In this SFMoMA video, California-based artist Tucker Nichols discusses Flowers For Sick People, his pandemic-era “art and health” project of original flower paintings, some created by request for free. The narration is accompanied by an ASL interpreter. Nichols writes:
Sickness can be a very isolating experience for everyone involved. Like many people, I’ve lived with illness for years. But there’s something about flowers—even if they are garish or they make you sneeze or they are hardly noticed—that can occasionally poke a tiny hole in the wall of isolation that separates sick people from their loved ones. Flowers for Sick People is my own way of looking at illness while trying to understand how humans struggle to connect in difficult times.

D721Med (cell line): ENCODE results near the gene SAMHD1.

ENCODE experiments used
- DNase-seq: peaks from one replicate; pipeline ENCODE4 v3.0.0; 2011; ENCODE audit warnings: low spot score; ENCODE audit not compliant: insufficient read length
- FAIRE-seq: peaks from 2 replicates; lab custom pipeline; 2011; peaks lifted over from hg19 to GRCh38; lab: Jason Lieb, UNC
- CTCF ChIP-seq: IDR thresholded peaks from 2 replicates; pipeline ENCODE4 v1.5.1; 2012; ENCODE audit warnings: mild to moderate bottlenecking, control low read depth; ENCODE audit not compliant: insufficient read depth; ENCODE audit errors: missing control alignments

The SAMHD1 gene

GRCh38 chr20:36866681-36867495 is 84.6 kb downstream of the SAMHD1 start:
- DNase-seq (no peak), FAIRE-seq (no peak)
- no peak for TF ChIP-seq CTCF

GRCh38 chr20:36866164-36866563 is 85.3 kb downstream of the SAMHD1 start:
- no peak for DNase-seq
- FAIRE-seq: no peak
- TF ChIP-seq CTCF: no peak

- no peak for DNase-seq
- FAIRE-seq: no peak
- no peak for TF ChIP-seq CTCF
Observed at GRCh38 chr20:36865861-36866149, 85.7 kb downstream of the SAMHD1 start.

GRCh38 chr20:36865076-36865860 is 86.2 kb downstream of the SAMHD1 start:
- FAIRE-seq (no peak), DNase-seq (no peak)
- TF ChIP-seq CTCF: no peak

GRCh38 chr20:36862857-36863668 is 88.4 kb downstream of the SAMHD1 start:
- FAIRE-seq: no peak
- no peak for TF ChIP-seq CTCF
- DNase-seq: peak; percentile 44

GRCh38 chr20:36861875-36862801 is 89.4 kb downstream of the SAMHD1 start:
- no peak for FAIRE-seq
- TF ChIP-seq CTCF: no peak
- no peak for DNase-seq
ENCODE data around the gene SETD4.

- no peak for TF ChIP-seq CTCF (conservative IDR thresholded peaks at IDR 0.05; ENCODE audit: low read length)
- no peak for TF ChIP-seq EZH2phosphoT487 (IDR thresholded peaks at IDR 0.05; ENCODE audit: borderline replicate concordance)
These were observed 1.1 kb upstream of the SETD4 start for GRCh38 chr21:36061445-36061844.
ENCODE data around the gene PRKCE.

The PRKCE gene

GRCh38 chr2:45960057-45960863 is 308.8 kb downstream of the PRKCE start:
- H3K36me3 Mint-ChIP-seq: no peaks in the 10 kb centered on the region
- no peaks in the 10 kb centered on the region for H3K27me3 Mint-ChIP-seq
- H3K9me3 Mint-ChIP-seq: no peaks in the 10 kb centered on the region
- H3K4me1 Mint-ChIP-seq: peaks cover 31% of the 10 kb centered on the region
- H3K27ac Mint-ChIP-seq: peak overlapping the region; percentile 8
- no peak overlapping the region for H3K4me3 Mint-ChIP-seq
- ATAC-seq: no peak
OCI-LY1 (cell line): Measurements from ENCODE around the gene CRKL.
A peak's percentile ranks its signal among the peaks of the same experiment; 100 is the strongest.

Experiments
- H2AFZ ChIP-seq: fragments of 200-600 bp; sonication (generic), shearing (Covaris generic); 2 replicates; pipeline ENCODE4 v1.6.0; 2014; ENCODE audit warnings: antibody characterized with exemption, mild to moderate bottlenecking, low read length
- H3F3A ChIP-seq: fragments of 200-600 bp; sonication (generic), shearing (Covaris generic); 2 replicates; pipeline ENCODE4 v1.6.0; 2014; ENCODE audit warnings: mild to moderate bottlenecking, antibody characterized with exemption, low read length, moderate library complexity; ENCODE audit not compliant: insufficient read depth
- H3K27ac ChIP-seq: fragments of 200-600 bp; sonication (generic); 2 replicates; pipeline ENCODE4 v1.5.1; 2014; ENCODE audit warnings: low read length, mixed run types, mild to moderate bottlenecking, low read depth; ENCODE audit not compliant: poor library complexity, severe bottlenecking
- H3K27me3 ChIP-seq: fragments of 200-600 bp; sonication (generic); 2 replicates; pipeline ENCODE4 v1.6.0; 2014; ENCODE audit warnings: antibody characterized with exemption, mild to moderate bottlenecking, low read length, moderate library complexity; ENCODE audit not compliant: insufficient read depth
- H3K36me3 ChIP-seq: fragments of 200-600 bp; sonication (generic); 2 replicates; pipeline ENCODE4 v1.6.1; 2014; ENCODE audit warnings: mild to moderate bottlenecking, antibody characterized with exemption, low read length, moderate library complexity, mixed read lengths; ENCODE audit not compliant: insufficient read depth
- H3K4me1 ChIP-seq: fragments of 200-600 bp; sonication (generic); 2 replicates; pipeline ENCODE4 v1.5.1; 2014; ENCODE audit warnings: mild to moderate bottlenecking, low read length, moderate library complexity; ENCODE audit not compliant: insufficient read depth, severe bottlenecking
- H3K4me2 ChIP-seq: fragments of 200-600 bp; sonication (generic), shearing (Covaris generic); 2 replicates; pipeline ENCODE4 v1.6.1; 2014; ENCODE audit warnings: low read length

Who would you send flowers to? What would your painted flowers look like? Similar to The 100 Day Project, the repetition of Nichols’ art project focuses on exploration, reinvention, and practice. It’s a simple yet meaningful art activity for any age (though note that a few painting titles include mature language).
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Watch this next: The relationship between flowers and humans: Story of Flowers 2.
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